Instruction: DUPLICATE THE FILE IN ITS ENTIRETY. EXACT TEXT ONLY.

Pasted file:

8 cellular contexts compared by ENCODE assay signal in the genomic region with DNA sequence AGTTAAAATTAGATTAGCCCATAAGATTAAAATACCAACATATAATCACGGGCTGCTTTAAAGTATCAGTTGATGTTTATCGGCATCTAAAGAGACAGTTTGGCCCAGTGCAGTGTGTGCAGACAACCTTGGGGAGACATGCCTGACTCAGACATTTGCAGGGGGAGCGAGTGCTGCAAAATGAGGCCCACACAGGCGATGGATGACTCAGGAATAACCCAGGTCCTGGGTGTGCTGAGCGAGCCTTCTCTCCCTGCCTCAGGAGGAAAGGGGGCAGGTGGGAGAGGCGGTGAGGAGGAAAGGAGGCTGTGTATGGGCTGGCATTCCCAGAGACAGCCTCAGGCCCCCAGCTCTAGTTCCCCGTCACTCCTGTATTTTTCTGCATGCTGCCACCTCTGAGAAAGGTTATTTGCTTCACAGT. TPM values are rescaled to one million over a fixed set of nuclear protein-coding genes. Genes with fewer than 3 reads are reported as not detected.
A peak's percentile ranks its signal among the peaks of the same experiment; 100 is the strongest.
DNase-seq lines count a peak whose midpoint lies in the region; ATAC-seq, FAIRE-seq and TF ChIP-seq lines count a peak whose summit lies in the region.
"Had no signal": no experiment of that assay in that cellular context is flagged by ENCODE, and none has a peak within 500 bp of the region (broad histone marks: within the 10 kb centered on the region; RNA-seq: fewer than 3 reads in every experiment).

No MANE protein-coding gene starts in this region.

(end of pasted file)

8 cellular contexts compared by ENCODE assay signal in the genomic region with DNA sequence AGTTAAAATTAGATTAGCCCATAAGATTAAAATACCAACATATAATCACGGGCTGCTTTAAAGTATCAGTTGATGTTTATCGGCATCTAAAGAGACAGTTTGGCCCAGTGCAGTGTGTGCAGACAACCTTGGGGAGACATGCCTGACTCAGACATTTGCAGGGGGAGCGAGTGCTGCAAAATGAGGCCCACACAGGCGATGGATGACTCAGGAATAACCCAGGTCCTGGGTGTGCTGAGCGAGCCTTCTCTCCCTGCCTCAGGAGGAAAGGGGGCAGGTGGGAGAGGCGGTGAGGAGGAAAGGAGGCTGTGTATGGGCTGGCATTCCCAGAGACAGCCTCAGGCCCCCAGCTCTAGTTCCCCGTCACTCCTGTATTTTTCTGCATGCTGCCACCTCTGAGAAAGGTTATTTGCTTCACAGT. TPM values are rescaled to one million over a fixed set of nuclear protein-coding genes. Genes with fewer than 3 reads are reported as not detected.
A peak's percentile ranks its signal among the peaks of the same experiment; 100 is the strongest.
DNase-seq lines count a peak whose midpoint lies in the region; ATAC-seq, FAIRE-seq and TF ChIP-seq lines count a peak whose summit lies in the region.
"Had no signal": no experiment of that assay in that cellular context is flagged by ENCODE, and none has a peak within 500 bp of the region (broad histone marks: within the 10 kb centered on the region; RNA-seq: fewer than 3 reads in every experiment).

No MANE protein-coding gene starts in this region.